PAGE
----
What asthma symptoms should I look for in my children?
I have a three year old and I think he might be asthmatic. I am taking him to the doctors. Are there symptoms I should look for before?
Asthma is a very common problem in children. This is particularly the case in children who have allergies or eczema (a scaly condition of the skin), so watch out for these other diseases. Children who have asthma can present with a wide range of severity of symptoms, ranging from mild shortness of breath to severe respiratory distress requiring intensive care hospitalization. By watching out for early symptoms, you can get the appropriate treatment started to prevent the severe, unfavorable outcomes. Early asthma symptoms include rapid and shallow breathing, flaring of the nostrils, wheezing sound from the chest or mouth, frequent cough. Often, these symptoms are triggered by something: dust, pets, perfumes, pollen, or certain medications. If you notice your child's symptoms occur around one of these exposures, do everything you can to remove it from the environment. Asthma can also mimic several other lung diseases that children often get: lung infections (pneumonia or bronchiolitis), foreign body (coin, toy, etc) in the airway, so it is important that your child is evaluated by a primary care physician to rule out these other things, get the appropriate diagnostic tests, and to get started on the right medications. A referral can be made to a pulmonologist if needed.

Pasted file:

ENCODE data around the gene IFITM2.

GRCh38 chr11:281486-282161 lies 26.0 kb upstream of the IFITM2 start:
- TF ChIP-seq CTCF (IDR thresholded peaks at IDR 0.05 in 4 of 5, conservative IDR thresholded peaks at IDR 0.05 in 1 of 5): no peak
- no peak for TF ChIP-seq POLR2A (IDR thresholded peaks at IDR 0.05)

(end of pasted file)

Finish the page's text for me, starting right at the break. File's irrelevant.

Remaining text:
This answer is for general informational purposes only and is not a substitute for professional medical advice.
If you think you may have a medical emergency, call your doctor or (in the United States) 911 immediately. Always seek the advice of your doctor before starting or changing treatment. Medical professionals who provide responses to health-related questions are intended third party beneficiaries with certain rights under Zocdoc’s Terms of Service.